Rather than go the direct disco route, the covers on Star Wars Party see Meco stretching into wildly differing directions. “I Am Your Father” is a trance-like dance track. “Star Wars Love Themes” melds cues from both trilogies into an odd march-like affair. “New Star Wars” is basically Meco’s modern take on a dance version of the main Star Wars theme, with lots of samples. “The Empire Strikes Back” is not really a new track, but a remix of the 1980 original that basically adds new sound effects to the mix. (I question the wisdom of including this track, since it basically outclasses the new covers completely.) “You Are Reckless” is a rambling hodge-podge of Star Wars music overdubbed with Yoda dialogue. “Lapti Nek” is certainly the best of the new crop; a decent rendition of the now redundant Max Rebo track, with solid use of dialogue sampling that doesn’t distract from the song.

The original tracks “Star Wars Party”, “Jedi Knight” and “Live Your Life” are lightweight fluff pieces that can’t stand up alongside even the questionable quality of the covers. The lyrics are absolutely atrocious (and not in a good way) and while the music is not horrible, neither is it memorable.

But the biggest problem with Star Wars Party isn’t Meco’s unusual musical choices or his lousy lyrics and simplistic original music, it’s his reliance on dialogue clips. While his choice of dialogue is fine and how he chooses to use it within a song is usually spot on, the problem is that only about a third of the clips are authentic (or at least close enough not to matter). It’s jarring hearing unknown voices speaking such classic lines (and then to hear them sampled over and over again). The worst are the people speaking Han and Leia’s lines in “Star Wars Love Themes” and the grating fake Yoda sprinkled throughout the CD. To make matters worse, there will often be authentic dialogue right next to these poor imitations, making the failure more glaring than it otherwise might be. If Meco wanted all these voice samples, he should have gotten clearance to use only original dialogue or given up on the idea.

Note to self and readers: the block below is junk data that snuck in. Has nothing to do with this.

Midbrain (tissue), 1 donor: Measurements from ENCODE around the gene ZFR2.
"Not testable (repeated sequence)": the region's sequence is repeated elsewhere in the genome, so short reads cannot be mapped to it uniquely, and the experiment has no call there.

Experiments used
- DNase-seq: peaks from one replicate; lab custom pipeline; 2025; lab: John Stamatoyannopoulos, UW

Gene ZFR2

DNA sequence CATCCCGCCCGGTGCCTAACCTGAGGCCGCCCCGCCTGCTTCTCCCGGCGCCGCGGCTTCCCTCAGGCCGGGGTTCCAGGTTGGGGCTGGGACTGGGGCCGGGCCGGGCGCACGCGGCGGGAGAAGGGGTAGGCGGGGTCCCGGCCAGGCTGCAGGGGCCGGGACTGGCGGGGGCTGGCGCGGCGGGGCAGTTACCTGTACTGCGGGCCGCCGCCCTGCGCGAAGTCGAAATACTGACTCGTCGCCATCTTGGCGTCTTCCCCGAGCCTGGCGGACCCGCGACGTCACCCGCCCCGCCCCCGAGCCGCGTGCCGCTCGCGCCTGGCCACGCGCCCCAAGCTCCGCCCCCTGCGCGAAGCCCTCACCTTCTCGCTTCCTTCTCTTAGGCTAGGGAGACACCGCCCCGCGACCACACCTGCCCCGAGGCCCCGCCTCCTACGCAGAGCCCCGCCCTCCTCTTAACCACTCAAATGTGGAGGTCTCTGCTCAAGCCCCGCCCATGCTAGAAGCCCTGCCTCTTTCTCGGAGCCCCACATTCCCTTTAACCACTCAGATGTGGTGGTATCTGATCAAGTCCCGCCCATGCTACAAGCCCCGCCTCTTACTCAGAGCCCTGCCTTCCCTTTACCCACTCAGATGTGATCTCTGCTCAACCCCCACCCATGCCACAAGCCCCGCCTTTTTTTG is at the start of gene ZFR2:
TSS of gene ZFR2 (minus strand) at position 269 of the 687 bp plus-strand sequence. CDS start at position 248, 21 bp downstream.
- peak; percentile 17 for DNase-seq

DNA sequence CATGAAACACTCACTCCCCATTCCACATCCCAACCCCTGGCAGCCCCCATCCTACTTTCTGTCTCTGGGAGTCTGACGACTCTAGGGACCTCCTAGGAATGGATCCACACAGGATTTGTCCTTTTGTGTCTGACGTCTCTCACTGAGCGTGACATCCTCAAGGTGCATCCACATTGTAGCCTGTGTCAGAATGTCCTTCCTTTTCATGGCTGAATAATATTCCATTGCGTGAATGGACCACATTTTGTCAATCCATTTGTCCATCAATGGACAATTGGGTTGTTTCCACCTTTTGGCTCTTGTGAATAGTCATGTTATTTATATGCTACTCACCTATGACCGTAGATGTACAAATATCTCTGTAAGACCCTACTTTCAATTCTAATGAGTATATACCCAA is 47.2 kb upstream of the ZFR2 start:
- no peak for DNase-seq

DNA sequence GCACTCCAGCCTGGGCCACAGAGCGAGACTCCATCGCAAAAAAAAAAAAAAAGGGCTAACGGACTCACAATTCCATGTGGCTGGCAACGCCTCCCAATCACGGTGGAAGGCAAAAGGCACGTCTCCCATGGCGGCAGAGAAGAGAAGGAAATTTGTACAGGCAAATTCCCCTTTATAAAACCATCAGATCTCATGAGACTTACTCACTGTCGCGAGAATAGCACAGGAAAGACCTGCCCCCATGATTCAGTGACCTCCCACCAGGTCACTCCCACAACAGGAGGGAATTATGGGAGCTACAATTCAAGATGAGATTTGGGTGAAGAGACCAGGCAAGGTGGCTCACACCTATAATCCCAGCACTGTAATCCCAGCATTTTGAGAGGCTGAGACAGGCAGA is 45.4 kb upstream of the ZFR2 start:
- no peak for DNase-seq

But just when it seems that Star Wars Party will inevitably wind up filed somewhere between useless and unnecessary, we come to the final track on the disc, “Boogie Wookie”. Silly as its title may sound, it’s a lush disco dance track that is as close to the perfection Meco achieved on the original Galactic Funk album as Star Wars Party gets. With a generous sprinkling of Wookie dialogue throughout and no real lyrics to speak of, Meco falls into none of the traps that damage the other tracks. I won’t go so far as to say that “Boogie Wookie” is good enough to make me recommend this disc, but I found it good enough to justify the purchase to myself, at least.

Star Wars Party doesn’t live up to the legacy of Meco’s classic work from the golden age of Star Wars, but it isn’t a complete disaster. The remix of “Empire” is pretty good (but expendable) and “Boogie Wookie” and the “Lapti Nek” cover deserve attention. The other tracks have little value (and what value they have is mostly destroyed by the awful voice sampling). Ultimately, your enjoyment of Star Wars Party will likely be determined by how far three good tracks can take you.

rating: 2 out of 4

Note: Star Wars Party was simultaneously released under the alternate title Music Inspired By Star Wars. Both are available for purchase, but Star Wars Party is only available from and All other online retailers and brick and mortar stores sell only Music Inspired by Star Wars.

Order this CD

  1. I Am Your Father (3:07)
  2. Star Wars Party (3:10)
  3. Star Wars Love Themes (4:00)
  4. New Star Wars (3:07)
  5. The Empire Strikes Back (3:30)
  6. You Are Reckless (3:05)
  7. Jedi Knight (4:03)
  8. Lapti Nek (3:23)
  9. Live Your Life (3:18)